Track 2: Mid-range high-performance computing towards the petascale
The second award will fund the deployment and operation of an extremely powerful supercomputer at the University of Tennessee at Knoxville Joint Institute for Computational Science (JICS). The $65 million, 5-year project will include partners at Oak Ridge National Laboratory, the Texas Advanced Computing Center, and the National Center for Atmospheric Research. Under the direction of Dr. Thomas Zacharia, the group will acquire and provide to the research community a system with a peak performance of just under one petaflop that is almost four times the capacity of the current NSF-supported Teragrid.
The TeraGrid is the world's largest, most powerful and comprehensive distributed cyberinfrastructure for open scientific research. It currently supports more than 1,000 projects and over 4,000 researchers geographically spanning the entire United States.
The system, to be allocated under normal TeraGrid policy, will permit researchers to use high-resolution, multiscale/multiphysics simulations for such tasks as studying the properties of proteins at the atomic scale; understanding the complexities of the brain; determining the fundamental properties of elementary particles; modeling natural disasters, and understanding the delicate balance of processes that are responsible for the global climate and its variation over time. The project includes several activities in education and outreach including efforts aimed at broadening the participation of women and minorities in science and engineering.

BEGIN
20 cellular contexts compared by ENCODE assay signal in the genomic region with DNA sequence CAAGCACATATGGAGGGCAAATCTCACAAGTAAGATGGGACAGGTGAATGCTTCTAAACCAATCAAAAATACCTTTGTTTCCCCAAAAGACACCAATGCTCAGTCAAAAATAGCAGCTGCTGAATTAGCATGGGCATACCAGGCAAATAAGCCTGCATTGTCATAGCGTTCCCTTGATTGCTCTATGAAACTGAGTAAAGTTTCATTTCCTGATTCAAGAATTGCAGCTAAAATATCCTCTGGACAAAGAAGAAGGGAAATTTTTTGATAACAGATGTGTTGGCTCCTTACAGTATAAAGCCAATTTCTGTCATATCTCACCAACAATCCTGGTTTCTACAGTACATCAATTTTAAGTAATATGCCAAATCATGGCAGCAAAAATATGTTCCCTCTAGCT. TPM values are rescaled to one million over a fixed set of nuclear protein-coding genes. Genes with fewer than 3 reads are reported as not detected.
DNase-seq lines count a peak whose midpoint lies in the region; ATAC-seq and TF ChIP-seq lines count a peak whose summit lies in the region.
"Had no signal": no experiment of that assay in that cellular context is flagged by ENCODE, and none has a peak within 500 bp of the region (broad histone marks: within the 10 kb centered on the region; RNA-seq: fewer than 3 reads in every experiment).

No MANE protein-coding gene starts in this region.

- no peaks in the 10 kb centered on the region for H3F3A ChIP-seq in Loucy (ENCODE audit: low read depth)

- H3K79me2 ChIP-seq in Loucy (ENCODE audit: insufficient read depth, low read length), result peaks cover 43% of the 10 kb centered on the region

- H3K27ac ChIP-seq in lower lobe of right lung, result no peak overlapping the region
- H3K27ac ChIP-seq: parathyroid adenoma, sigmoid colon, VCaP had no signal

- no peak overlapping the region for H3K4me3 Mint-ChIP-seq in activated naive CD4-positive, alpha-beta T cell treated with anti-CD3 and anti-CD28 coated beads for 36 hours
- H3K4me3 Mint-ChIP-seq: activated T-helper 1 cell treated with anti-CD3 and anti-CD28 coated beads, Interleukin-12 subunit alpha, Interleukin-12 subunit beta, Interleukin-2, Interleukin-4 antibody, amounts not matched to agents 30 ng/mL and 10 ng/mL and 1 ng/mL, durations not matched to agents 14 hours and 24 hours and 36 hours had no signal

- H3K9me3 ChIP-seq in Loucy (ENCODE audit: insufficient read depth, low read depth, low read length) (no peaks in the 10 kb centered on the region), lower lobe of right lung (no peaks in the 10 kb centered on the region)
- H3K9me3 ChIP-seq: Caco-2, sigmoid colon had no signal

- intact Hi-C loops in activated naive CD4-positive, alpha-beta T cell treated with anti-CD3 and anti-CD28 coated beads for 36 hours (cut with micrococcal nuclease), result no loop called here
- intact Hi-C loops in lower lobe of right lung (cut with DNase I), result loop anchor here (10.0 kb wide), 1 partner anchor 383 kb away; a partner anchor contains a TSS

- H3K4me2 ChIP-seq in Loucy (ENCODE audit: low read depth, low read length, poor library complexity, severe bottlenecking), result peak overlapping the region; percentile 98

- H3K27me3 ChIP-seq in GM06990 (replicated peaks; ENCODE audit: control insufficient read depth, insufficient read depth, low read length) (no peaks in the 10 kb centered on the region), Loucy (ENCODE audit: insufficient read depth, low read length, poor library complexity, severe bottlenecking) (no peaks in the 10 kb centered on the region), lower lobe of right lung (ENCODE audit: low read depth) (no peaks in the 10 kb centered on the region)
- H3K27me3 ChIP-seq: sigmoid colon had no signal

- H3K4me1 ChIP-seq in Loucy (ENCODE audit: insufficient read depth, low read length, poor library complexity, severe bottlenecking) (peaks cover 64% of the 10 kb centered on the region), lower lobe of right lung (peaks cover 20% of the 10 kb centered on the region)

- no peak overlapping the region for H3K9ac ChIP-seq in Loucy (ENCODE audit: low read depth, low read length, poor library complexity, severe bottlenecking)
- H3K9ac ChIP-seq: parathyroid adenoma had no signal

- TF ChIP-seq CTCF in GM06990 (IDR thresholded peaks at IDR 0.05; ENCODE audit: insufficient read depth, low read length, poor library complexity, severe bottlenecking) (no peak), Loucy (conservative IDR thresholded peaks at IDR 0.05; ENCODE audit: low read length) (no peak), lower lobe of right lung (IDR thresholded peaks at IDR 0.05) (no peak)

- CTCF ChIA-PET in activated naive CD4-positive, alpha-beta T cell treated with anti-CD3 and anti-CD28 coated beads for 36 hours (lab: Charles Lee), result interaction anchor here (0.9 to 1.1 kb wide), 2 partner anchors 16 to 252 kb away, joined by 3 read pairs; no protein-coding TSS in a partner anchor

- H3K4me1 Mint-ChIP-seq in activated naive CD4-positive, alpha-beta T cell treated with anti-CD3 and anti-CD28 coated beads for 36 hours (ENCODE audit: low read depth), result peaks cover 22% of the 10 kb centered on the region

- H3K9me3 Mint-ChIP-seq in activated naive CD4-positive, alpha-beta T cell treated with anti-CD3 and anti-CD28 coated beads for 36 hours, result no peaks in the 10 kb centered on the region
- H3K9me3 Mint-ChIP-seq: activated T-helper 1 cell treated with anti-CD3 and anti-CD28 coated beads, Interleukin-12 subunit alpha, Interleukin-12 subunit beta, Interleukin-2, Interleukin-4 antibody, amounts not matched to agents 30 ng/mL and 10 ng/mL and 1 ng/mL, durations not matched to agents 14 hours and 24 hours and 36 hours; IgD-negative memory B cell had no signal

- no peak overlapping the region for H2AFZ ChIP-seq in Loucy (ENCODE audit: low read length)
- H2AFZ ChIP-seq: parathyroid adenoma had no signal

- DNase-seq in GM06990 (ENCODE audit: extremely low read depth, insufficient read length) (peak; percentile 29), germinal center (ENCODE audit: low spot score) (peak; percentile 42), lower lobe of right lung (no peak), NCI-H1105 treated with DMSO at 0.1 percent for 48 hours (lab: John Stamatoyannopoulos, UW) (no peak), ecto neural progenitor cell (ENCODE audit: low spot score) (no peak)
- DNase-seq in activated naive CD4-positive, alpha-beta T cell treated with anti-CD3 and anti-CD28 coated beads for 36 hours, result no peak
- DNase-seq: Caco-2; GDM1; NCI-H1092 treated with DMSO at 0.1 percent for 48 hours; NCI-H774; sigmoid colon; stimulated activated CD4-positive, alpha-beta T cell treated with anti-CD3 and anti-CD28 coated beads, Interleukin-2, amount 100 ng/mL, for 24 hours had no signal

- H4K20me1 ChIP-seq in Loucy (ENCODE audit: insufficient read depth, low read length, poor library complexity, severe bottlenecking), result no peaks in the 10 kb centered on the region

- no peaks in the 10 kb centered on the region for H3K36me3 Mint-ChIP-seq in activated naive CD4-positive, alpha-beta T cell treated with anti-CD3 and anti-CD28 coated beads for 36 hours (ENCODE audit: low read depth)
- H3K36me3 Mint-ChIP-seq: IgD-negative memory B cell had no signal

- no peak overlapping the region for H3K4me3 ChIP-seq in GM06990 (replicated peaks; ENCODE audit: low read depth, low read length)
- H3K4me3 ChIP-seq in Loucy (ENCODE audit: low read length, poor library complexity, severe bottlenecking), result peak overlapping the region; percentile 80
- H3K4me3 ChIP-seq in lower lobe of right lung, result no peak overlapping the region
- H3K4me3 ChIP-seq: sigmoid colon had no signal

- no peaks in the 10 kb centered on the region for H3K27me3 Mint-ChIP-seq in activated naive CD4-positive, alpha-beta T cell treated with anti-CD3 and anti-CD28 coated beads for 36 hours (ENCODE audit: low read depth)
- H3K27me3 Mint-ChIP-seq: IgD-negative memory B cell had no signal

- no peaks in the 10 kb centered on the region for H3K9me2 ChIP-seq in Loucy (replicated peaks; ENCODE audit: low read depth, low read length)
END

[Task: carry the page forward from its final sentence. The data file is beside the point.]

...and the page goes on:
This award to the University of Tennessee is the second Track 2 system NSF has awarded. Last year, the Foundation made a 5-year, $59 million Track 2 award to the Texas Advanced Computing Center at The University of Texas at Austin and its partners at Arizona State University and Cornell University. NSF's Track 2 initiative is a four-year activity designed to fund the deployment and operation of up to four leading-edge computing systems that will greatly increase the availability of computing resources to U.S. researchers.
To facilitate the use of these increasingly complicated tools by a broad range of researchers, the Track 2 systems will be integrated into a national, distributed cyberinfrastructure known as the TeraGrid. The TeraGrid brings together resources for computation, data analysis and visualization, data management and storage with extensive technical help and consulting resources, on-line and in-person training opportunities, collaboration tools, and web-based entry-points. These simplify the use of advanced digital technology for research, lowering the barrier to their use and greatly increasing their availability.